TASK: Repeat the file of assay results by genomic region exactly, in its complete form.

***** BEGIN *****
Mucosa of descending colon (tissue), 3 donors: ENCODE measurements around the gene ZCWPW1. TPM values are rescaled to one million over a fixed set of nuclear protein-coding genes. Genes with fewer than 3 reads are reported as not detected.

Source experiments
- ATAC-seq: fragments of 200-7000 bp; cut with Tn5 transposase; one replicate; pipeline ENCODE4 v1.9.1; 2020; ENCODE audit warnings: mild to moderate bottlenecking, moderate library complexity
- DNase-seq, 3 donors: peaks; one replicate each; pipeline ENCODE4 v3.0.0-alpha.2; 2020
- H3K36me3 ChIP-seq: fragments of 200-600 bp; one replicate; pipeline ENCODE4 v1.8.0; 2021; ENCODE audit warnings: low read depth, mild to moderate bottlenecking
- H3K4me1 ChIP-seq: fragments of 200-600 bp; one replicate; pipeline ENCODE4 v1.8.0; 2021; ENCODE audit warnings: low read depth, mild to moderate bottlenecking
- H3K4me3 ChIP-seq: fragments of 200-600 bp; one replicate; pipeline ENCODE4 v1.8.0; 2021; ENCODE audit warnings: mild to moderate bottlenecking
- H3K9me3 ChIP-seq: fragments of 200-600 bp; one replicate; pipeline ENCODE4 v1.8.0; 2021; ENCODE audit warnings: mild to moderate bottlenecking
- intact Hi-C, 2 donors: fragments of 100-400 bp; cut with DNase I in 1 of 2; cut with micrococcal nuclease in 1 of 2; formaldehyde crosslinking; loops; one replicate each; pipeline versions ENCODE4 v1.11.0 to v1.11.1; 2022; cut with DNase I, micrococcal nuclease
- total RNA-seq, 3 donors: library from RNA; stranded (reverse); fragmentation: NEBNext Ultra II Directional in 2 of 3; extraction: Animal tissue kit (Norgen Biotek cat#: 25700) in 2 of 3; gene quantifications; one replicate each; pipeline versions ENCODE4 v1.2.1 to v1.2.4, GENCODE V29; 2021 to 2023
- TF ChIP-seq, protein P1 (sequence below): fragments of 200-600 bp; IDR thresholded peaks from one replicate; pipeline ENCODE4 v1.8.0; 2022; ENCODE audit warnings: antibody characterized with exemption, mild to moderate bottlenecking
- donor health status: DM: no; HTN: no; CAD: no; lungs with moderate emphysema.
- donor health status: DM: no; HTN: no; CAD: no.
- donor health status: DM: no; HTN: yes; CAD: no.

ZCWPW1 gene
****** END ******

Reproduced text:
Mucosa of descending colon (tissue), 3 donors: ENCODE measurements around the gene ZCWPW1. TPM values are rescaled to one million over a fixed set of nuclear protein-coding genes. Genes with fewer than 3 reads are reported as not detected.

Source experiments
- ATAC-seq: fragments of 200-7000 bp; cut with Tn5 transposase; one replicate; pipeline ENCODE4 v1.9.1; 2020; ENCODE audit warnings: mild to moderate bottlenecking, moderate library complexity
- DNase-seq, 3 donors: peaks; one replicate each; pipeline ENCODE4 v3.0.0-alpha.2; 2020
- H3K36me3 ChIP-seq: fragments of 200-600 bp; one replicate; pipeline ENCODE4 v1.8.0; 2021; ENCODE audit warnings: low read depth, mild to moderate bottlenecking
- H3K4me1 ChIP-seq: fragments of 200-600 bp; one replicate; pipeline ENCODE4 v1.8.0; 2021; ENCODE audit warnings: low read depth, mild to moderate bottlenecking
- H3K4me3 ChIP-seq: fragments of 200-600 bp; one replicate; pipeline ENCODE4 v1.8.0; 2021; ENCODE audit warnings: mild to moderate bottlenecking
- H3K9me3 ChIP-seq: fragments of 200-600 bp; one replicate; pipeline ENCODE4 v1.8.0; 2021; ENCODE audit warnings: mild to moderate bottlenecking
- intact Hi-C, 2 donors: fragments of 100-400 bp; cut with DNase I in 1 of 2; cut with micrococcal nuclease in 1 of 2; formaldehyde crosslinking; loops; one replicate each; pipeline versions ENCODE4 v1.11.0 to v1.11.1; 2022; cut with DNase I, micrococcal nuclease
- total RNA-seq, 3 donors: library from RNA; stranded (reverse); fragmentation: NEBNext Ultra II Directional in 2 of 3; extraction: Animal tissue kit (Norgen Biotek cat#: 25700) in 2 of 3; gene quantifications; one replicate each; pipeline versions ENCODE4 v1.2.1 to v1.2.4, GENCODE V29; 2021 to 2023
- TF ChIP-seq, protein P1 (sequence below): fragments of 200-600 bp; IDR thresholded peaks from one replicate; pipeline ENCODE4 v1.8.0; 2022; ENCODE audit warnings: antibody characterized with exemption, mild to moderate bottlenecking
- donor health status: DM: no; HTN: no; CAD: no; lungs with moderate emphysema.
- donor health status: DM: no; HTN: no; CAD: no.
- donor health status: DM: no; HTN: yes; CAD: no.

ZCWPW1 gene